(I apologize in advance to my non-parental friends. This is about kids so if you are queasy or bored with the subject, stop now or forever hold your peace.)
I was thinking about my post last night, long after I should have been asleep and I felt ashamed and confused. The latter emotion isn’t abnormal but the former was a little concerning. I was struggling to figure out why being a stay at home Mom is so difficult for me. Don’t get me wrong, I love watching my little girl grow up but I’m drowning in bottles and nanas. I always thought that staying at home with my baby would be so great, I would be the June Cleaver of the millenials and it would all be perfect.
Wrong. So wrong. There are days when I’m lucky if I shower, and am able to sit down and focus on things that make me feel like myself again. By the time the end of the day rolls around and it’s time to make dinner, all I want to do is curl up in bed. I felt BAD about this. I felt guilty about my inability to do the one thing for which I thought I would truly have a gift. Then I stopped and thought about it. My whole life everything has been measurable and tangible. If you did your homework, you received good grades. If you went to work and did your job, (normally) you received a paycheck. If you communicated with others, you had successful relationships. (Still following me? Good.)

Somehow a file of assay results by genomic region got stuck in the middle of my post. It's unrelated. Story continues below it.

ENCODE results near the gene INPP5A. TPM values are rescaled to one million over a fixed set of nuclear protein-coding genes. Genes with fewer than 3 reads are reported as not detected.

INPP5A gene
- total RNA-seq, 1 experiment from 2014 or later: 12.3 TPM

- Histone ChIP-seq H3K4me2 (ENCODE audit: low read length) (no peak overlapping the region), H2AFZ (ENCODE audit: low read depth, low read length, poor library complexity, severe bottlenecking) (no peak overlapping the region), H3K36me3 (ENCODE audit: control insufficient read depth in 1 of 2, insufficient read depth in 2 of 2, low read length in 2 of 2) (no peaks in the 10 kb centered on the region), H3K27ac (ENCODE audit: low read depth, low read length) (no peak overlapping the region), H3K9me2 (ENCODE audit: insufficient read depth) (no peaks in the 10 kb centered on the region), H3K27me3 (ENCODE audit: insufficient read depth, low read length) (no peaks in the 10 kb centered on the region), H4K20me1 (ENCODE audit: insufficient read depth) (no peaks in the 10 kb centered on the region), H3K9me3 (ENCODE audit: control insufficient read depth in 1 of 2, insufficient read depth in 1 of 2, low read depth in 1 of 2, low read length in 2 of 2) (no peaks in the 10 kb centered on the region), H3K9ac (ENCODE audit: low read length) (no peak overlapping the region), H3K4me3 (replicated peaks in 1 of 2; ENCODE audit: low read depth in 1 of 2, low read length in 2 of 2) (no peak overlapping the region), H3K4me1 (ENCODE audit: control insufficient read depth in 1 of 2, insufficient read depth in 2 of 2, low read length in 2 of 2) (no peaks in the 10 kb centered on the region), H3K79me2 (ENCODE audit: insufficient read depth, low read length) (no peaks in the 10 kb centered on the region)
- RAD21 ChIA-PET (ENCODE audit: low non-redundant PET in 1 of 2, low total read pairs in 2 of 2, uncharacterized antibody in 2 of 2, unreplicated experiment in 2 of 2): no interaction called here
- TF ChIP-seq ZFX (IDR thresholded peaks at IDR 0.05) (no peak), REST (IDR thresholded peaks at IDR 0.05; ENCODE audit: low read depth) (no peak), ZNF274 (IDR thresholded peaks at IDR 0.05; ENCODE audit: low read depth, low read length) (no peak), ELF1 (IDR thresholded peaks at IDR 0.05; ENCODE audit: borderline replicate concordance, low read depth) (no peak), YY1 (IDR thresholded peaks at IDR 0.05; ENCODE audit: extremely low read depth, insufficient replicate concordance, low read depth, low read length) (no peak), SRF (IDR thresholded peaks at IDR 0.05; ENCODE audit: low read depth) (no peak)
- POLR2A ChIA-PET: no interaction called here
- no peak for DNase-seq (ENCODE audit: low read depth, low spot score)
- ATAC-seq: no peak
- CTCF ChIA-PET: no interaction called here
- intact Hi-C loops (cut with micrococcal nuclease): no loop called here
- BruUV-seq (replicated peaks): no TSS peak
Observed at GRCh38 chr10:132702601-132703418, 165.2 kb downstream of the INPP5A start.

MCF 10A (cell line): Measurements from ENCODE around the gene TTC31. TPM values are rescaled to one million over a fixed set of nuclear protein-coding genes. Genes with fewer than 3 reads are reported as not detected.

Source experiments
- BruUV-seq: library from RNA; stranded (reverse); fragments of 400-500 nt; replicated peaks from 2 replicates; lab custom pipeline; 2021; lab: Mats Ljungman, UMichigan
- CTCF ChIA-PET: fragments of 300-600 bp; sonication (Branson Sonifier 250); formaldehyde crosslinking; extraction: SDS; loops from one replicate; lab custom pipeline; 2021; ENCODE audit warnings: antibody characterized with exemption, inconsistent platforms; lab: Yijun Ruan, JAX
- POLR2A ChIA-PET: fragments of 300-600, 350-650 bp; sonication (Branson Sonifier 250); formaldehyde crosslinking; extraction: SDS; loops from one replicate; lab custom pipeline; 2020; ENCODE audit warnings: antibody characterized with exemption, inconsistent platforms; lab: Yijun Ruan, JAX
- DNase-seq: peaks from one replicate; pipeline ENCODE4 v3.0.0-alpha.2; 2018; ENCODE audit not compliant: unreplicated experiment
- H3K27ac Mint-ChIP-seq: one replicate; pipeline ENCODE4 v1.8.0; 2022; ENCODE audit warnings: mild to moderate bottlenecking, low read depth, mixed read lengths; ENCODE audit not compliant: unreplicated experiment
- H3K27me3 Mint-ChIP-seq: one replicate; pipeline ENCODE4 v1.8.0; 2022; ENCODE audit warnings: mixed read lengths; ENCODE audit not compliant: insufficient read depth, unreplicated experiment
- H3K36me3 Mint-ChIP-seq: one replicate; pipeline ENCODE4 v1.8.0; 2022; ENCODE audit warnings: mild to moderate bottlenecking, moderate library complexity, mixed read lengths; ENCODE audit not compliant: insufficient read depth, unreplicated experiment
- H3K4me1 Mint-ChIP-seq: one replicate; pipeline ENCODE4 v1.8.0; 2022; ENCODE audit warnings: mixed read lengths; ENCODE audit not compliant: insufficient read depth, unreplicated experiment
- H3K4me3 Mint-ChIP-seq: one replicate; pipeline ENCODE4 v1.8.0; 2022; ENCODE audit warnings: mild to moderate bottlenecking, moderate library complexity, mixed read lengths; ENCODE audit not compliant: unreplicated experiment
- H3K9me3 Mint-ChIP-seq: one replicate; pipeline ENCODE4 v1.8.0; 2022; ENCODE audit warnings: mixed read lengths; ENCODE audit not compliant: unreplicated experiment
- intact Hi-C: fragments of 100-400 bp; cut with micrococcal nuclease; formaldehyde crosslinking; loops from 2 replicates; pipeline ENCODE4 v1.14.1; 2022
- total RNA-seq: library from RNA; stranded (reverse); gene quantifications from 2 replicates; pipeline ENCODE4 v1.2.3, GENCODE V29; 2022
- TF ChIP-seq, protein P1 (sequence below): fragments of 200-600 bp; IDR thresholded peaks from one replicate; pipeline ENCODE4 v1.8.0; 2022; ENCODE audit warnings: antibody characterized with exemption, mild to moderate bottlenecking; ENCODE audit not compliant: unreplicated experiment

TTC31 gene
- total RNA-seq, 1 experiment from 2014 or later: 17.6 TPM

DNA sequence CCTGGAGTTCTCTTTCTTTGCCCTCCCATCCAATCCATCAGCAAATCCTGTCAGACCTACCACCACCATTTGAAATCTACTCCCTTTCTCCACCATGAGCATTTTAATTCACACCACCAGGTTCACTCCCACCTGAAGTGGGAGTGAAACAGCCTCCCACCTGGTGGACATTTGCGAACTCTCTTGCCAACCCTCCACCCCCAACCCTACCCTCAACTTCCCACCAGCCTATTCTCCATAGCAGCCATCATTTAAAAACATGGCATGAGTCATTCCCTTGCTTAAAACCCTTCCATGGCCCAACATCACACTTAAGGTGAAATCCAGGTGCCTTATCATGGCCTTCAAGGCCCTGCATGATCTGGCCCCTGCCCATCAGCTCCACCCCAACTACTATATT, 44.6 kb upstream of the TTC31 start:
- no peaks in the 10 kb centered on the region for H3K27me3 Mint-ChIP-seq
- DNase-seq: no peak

Motherhood, specifically stay-at-home motherhood is probably one of the least tangible, measurable jobs that exists. This may be a selfish statement but it’s true. I can tell you that my daughter is happy and healthy and that’s hugely important and satisfying but somedays, it’s hard to get the big picture where you feel like there’s no end time. My job as a mom is 24/7. After she’s in bed, there’s still laundry to be done, bottles to be washed and filled, usually dinner to be cleaned up and that’s under the assumption that she napped and I was able to get cleaning done then. I’m not saying my life is horrible. Contrary to what this entry sounds like, I’m merely wondering if I’m the only one who feels this way. I suspect that as more of my friends find their way down the same path, I won’t be the only one.
So what do I as a millennial mother do? I wait patiently (or maybe not so patiently) for others to come my way. I know that this phase is temporary and I just have to keep reminding myself that my daughter needs someone who’s well rounded. How do I translate the big picture into something smaller so that I can remind myself daily? That is the big question. Child rearing is a marathon, certainly not a sprint and anyone that considers it to be the latter should have their parenting privileges revoked. Oh and on a side note, the technology that has created us as a generation and our expectation that everything be delivered right this very second hasn’t helped my notion of feeling lost in all this.
I guess that’s what my point is – as millennials we need to understand that the best things take time to grow. The best things aren’t delivered instantly. There’s a quote that floats around on Facebook (yes, another reference, Mark Zuckerburg should hire me to do PR) that says “God only has 3 answers; not yet, yes, or I have something better in mind.” In other words… BE PATIENT.
Ok, well if you’ve made it this far, thank you for reading and I appreciate any feedback you have on the subject. If you’re a mother and you’re a millennial, how have you coped with this or have you not felt this way at all and think I’m just crazy? Let me know!